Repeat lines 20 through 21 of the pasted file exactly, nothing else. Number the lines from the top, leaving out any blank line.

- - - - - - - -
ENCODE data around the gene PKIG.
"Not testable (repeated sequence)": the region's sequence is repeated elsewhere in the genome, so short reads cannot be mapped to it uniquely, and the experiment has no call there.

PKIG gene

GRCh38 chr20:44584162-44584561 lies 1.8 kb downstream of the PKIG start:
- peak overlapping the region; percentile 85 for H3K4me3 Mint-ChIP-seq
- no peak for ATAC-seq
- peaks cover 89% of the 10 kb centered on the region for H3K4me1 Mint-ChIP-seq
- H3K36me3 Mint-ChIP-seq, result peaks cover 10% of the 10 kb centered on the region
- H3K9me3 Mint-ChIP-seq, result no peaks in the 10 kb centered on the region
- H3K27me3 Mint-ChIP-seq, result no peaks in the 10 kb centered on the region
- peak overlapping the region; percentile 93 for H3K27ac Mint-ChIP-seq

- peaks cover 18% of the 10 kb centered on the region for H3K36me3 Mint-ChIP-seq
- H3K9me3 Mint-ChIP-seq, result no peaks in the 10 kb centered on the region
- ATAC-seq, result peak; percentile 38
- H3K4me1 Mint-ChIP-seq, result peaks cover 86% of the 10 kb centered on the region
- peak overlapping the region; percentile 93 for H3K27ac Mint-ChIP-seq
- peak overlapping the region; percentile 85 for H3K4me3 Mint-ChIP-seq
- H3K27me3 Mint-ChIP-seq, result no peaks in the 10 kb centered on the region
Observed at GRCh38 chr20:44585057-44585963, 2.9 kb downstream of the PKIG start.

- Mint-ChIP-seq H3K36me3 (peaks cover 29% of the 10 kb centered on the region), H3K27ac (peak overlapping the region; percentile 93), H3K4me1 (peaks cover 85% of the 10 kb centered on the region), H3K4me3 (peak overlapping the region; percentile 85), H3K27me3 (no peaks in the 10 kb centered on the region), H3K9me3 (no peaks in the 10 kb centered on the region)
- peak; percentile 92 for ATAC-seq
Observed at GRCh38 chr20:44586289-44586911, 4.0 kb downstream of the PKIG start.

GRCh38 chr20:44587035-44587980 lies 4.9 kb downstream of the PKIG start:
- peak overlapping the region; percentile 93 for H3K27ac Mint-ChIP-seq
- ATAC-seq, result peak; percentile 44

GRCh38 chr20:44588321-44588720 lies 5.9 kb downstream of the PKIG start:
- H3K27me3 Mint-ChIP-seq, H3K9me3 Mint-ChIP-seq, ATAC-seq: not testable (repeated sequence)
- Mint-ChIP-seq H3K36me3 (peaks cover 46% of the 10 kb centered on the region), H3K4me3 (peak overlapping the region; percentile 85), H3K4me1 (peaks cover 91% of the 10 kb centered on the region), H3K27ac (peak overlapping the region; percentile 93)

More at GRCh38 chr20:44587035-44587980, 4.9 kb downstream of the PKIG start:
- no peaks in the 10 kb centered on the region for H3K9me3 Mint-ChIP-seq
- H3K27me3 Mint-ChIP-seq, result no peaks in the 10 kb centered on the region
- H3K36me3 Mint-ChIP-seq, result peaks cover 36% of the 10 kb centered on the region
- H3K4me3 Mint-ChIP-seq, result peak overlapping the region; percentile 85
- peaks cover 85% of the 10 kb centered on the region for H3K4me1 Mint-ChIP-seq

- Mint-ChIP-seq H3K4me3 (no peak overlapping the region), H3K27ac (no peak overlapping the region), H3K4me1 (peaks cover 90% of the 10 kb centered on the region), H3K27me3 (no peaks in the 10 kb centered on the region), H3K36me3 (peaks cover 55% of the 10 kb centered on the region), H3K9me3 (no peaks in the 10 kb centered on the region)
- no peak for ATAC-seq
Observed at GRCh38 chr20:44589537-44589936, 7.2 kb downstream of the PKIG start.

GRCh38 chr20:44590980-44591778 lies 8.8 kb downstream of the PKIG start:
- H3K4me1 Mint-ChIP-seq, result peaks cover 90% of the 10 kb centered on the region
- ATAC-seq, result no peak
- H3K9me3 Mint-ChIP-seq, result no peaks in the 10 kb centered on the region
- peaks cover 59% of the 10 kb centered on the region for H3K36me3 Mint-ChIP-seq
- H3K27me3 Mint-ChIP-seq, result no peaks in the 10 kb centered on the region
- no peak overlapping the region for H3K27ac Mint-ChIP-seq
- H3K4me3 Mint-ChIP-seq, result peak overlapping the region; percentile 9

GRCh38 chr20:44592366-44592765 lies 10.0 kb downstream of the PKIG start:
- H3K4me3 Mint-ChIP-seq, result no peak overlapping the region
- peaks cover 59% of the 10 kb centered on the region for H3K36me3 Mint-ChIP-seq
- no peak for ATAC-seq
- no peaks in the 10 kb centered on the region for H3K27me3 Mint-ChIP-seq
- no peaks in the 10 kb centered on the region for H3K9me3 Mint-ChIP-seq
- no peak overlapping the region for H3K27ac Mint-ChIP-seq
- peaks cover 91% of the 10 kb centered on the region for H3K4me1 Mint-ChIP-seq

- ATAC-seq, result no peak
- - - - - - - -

- Mint-ChIP-seq H3K36me3 (peaks cover 29% of the 10 kb centered on the region), H3K27ac (peak overlapping the region; percentile 93), H3K4me1 (peaks cover 85% of the 10 kb centered on the region), H3K4me3 (peak overlapping the region; percentile 85), H3K27me3 (no peaks in the 10 kb centered on the region), H3K9me3 (no peaks in the 10 kb centered on the region)
- peak; percentile 92 for ATAC-seq